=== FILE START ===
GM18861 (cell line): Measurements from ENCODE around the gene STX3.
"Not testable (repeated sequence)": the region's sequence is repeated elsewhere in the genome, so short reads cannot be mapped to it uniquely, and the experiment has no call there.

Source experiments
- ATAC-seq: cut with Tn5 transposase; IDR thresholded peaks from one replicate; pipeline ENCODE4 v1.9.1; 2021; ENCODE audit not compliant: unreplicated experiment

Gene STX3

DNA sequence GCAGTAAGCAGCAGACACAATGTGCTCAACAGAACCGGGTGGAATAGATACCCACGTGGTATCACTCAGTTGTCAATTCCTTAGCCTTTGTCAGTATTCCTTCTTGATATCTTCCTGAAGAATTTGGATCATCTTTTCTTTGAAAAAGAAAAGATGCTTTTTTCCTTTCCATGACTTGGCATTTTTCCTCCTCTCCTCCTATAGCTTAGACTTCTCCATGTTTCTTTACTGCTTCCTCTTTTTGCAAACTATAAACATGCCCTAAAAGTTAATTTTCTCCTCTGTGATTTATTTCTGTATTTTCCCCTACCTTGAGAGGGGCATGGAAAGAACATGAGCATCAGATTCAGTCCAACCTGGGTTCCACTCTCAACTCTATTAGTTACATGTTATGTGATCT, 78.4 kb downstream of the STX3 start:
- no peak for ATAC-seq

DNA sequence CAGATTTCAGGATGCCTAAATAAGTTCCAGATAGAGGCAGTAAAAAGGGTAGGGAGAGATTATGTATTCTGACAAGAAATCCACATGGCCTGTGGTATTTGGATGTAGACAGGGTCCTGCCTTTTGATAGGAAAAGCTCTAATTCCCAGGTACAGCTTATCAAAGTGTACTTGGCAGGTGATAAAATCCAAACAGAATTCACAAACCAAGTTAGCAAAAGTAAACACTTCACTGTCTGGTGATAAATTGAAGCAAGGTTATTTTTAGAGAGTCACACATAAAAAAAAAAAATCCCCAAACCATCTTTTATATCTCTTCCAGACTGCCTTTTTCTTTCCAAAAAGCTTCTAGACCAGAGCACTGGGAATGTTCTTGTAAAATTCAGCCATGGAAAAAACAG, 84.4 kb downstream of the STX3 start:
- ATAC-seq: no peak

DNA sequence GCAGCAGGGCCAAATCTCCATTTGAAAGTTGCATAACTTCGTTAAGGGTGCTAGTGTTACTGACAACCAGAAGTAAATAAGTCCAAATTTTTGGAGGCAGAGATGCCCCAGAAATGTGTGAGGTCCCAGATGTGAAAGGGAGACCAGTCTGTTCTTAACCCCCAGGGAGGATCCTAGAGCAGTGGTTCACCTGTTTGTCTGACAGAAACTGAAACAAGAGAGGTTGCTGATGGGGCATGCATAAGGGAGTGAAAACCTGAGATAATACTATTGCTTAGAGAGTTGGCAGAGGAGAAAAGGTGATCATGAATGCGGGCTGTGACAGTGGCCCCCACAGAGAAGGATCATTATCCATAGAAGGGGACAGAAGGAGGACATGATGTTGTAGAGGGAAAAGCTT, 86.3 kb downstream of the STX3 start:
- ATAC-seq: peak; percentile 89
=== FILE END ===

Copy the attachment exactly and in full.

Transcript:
GM18861 (cell line): Measurements from ENCODE around the gene STX3.
"Not testable (repeated sequence)": the region's sequence is repeated elsewhere in the genome, so short reads cannot be mapped to it uniquely, and the experiment has no call there.

Source experiments
- ATAC-seq: cut with Tn5 transposase; IDR thresholded peaks from one replicate; pipeline ENCODE4 v1.9.1; 2021; ENCODE audit not compliant: unreplicated experiment

Gene STX3

DNA sequence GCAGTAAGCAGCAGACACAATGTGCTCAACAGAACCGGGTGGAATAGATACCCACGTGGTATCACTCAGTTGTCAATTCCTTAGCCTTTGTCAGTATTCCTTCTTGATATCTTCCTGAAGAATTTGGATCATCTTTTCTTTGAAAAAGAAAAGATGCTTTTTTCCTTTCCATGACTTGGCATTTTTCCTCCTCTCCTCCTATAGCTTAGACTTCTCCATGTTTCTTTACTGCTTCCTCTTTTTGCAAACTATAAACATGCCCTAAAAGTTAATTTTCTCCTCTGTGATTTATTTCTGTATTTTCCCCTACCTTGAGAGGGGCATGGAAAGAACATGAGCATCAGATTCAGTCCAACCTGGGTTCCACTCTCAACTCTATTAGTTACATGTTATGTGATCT, 78.4 kb downstream of the STX3 start:
- no peak for ATAC-seq

DNA sequence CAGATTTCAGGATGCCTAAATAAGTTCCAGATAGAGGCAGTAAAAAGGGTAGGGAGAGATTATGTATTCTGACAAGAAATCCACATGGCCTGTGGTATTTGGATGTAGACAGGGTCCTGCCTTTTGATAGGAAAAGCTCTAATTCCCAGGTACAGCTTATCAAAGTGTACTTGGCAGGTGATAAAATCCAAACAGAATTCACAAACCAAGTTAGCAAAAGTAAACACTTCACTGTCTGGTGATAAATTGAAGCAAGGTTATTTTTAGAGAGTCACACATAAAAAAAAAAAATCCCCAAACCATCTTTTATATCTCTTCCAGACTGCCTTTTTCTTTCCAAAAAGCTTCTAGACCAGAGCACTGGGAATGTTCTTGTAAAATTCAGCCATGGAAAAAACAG, 84.4 kb downstream of the STX3 start:
- ATAC-seq: no peak

DNA sequence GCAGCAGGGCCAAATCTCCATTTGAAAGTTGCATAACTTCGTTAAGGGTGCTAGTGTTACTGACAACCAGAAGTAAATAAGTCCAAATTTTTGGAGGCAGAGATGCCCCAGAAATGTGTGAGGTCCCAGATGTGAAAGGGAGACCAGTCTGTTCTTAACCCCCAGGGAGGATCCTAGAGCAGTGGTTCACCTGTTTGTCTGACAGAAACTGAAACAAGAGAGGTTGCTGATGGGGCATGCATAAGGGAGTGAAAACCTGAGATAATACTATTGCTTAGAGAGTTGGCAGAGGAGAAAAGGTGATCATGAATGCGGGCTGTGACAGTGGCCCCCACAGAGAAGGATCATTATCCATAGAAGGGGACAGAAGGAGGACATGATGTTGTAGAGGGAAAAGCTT, 86.3 kb downstream of the STX3 start:
- ATAC-seq: peak; percentile 89